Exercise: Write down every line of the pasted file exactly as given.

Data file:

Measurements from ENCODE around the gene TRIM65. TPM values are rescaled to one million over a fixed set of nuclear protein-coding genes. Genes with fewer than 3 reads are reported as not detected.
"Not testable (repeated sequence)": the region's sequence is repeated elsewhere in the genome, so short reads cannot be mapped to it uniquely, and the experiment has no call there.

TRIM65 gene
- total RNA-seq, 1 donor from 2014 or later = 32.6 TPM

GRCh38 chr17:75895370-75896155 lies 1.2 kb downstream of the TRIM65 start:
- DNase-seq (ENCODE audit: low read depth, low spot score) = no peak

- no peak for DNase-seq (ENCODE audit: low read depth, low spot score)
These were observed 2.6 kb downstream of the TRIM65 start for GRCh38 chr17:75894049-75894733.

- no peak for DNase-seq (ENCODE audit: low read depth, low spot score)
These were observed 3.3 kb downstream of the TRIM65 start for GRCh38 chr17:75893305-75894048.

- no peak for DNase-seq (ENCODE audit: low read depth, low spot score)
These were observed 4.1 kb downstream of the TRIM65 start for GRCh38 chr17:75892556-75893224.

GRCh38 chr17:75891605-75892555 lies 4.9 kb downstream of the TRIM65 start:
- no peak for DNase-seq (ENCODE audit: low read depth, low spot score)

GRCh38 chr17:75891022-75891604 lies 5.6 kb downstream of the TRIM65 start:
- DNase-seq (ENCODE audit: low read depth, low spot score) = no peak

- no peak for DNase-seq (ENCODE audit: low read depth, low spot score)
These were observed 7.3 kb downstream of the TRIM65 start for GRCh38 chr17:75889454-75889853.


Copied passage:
Measurements from ENCODE around the gene TRIM65. TPM values are rescaled to one million over a fixed set of nuclear protein-coding genes. Genes with fewer than 3 reads are reported as not detected.
"Not testable (repeated sequence)": the region's sequence is repeated elsewhere in the genome, so short reads cannot be mapped to it uniquely, and the experiment has no call there.

TRIM65 gene
- total RNA-seq, 1 donor from 2014 or later = 32.6 TPM

GRCh38 chr17:75895370-75896155 lies 1.2 kb downstream of the TRIM65 start:
- DNase-seq (ENCODE audit: low read depth, low spot score) = no peak

- no peak for DNase-seq (ENCODE audit: low read depth, low spot score)
These were observed 2.6 kb downstream of the TRIM65 start for GRCh38 chr17:75894049-75894733.

- no peak for DNase-seq (ENCODE audit: low read depth, low spot score)
These were observed 3.3 kb downstream of the TRIM65 start for GRCh38 chr17:75893305-75894048.

- no peak for DNase-seq (ENCODE audit: low read depth, low spot score)
These were observed 4.1 kb downstream of the TRIM65 start for GRCh38 chr17:75892556-75893224.

GRCh38 chr17:75891605-75892555 lies 4.9 kb downstream of the TRIM65 start:
- no peak for DNase-seq (ENCODE audit: low read depth, low spot score)

GRCh38 chr17:75891022-75891604 lies 5.6 kb downstream of the TRIM65 start:
- DNase-seq (ENCODE audit: low read depth, low spot score) = no peak

- no peak for DNase-seq (ENCODE audit: low read depth, low spot score)
These were observed 7.3 kb downstream of the TRIM65 start for GRCh38 chr17:75889454-75889853.